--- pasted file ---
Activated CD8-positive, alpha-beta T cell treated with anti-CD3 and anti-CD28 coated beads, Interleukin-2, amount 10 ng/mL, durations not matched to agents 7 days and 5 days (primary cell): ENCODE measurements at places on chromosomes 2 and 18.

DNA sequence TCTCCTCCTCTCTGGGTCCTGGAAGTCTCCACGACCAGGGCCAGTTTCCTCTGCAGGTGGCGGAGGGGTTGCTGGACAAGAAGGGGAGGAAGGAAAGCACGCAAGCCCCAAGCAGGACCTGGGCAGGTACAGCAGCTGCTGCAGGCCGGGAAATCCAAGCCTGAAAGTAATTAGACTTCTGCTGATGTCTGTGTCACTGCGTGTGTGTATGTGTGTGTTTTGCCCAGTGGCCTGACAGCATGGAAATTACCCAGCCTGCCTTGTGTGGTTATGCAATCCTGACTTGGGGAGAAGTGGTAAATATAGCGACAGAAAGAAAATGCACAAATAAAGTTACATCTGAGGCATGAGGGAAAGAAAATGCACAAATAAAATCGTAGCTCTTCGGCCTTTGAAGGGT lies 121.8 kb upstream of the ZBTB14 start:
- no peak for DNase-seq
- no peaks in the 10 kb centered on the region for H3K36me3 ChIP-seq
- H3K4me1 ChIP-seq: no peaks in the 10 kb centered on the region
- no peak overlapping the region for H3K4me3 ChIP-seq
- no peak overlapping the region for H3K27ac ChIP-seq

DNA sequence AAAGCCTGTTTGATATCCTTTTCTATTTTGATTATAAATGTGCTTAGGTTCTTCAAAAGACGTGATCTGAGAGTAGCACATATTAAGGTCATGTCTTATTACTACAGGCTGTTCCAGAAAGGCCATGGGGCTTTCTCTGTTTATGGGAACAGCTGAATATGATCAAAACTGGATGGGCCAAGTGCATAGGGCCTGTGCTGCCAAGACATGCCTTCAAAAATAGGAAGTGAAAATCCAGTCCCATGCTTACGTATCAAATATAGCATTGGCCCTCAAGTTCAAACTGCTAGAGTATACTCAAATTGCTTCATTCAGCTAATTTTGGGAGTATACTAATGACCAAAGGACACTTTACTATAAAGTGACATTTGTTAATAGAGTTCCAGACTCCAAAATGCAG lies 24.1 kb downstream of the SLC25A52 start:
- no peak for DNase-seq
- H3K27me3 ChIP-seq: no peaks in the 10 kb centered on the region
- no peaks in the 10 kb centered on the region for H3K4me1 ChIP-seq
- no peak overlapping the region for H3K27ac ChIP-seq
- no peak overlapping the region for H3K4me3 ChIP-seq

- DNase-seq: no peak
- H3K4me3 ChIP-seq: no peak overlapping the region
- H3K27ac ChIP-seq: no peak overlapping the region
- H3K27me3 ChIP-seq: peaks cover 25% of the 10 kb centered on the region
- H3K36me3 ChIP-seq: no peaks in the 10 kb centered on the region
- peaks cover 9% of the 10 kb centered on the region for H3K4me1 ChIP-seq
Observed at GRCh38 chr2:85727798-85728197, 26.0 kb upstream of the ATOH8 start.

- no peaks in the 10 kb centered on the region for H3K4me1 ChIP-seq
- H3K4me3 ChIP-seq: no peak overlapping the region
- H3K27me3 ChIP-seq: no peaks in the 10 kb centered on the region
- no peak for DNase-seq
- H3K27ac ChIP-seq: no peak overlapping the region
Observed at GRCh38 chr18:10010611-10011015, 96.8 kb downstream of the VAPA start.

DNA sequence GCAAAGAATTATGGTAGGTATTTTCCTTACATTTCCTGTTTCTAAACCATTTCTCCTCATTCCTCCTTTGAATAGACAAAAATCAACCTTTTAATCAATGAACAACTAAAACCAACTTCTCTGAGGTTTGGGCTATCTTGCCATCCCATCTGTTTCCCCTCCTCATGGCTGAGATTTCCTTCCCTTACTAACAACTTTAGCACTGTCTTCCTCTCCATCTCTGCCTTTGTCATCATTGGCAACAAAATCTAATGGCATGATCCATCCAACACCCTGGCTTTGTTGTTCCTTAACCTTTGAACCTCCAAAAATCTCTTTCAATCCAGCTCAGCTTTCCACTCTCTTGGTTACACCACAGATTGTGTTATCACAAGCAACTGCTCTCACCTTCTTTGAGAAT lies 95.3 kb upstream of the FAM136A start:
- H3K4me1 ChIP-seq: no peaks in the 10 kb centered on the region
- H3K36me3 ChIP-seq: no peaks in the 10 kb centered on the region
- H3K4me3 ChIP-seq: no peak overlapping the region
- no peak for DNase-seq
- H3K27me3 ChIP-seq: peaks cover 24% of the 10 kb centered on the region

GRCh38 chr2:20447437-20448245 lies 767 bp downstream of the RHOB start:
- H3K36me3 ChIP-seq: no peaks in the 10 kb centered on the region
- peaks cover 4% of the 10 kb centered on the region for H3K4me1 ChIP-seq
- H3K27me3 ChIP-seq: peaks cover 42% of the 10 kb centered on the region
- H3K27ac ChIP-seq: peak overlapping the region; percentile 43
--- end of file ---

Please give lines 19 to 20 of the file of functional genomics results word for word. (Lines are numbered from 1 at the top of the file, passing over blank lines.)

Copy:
- peaks cover 9% of the 10 kb centered on the region for H3K4me1 ChIP-seq
Observed at GRCh38 chr2:85727798-85728197, 26.0 kb upstream of the ATOH8 start.